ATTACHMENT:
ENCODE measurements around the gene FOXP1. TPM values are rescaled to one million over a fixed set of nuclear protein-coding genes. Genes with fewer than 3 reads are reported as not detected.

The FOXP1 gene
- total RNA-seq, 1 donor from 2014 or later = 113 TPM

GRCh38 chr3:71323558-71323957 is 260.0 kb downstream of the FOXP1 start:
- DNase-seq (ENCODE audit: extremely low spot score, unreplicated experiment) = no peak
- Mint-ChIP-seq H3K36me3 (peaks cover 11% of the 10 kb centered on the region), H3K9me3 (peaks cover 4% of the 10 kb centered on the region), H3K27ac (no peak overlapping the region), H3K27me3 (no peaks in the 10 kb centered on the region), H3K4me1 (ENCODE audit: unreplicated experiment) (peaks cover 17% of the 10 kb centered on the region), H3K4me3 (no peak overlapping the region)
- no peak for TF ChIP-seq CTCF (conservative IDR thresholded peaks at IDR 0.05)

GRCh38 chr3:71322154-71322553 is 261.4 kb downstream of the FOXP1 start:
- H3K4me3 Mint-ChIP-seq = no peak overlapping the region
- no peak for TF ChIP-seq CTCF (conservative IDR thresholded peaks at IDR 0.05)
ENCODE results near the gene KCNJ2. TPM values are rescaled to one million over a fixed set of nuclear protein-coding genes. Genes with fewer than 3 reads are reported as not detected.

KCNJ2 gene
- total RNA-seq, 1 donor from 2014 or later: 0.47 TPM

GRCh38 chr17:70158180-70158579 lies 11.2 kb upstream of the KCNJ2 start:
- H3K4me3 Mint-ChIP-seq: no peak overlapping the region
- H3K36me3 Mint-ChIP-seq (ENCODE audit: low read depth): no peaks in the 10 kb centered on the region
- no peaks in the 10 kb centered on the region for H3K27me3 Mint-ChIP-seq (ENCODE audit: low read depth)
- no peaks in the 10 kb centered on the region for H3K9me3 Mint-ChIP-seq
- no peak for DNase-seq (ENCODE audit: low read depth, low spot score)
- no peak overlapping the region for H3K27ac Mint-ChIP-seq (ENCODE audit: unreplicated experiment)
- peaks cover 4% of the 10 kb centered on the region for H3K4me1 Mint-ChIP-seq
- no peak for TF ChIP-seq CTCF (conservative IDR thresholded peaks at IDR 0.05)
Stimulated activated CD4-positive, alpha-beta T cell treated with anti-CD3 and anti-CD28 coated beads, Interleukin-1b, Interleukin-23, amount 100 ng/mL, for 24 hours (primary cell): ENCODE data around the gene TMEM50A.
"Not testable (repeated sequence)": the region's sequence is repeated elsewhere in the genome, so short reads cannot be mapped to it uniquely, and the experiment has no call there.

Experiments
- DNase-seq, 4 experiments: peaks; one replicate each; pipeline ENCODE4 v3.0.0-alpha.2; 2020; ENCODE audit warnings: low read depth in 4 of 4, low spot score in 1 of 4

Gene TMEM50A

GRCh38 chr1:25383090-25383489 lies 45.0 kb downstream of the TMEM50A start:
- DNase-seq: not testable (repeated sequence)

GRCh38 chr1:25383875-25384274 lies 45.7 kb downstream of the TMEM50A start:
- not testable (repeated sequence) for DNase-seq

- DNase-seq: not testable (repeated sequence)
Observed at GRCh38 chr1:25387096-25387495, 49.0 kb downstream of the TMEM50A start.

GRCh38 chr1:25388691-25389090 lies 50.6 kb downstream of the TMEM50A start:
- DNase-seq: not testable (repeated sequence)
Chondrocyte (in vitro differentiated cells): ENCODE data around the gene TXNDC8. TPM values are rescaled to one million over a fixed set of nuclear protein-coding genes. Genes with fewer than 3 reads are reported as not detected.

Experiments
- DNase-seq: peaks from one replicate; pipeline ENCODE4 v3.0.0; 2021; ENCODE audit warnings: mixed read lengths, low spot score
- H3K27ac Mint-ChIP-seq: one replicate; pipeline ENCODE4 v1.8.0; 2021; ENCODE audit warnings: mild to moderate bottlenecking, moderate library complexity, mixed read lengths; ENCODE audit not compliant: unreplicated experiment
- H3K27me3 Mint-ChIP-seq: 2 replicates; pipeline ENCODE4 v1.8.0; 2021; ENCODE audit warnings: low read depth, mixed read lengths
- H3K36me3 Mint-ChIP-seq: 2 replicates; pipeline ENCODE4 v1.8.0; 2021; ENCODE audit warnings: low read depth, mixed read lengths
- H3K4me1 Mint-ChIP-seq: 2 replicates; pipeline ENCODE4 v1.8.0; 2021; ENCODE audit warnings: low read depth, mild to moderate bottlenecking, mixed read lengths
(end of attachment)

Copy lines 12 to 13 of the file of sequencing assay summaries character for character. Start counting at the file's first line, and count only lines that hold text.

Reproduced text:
KCNJ2 gene
- total RNA-seq, 1 donor from 2014 or later: 0.47 TPM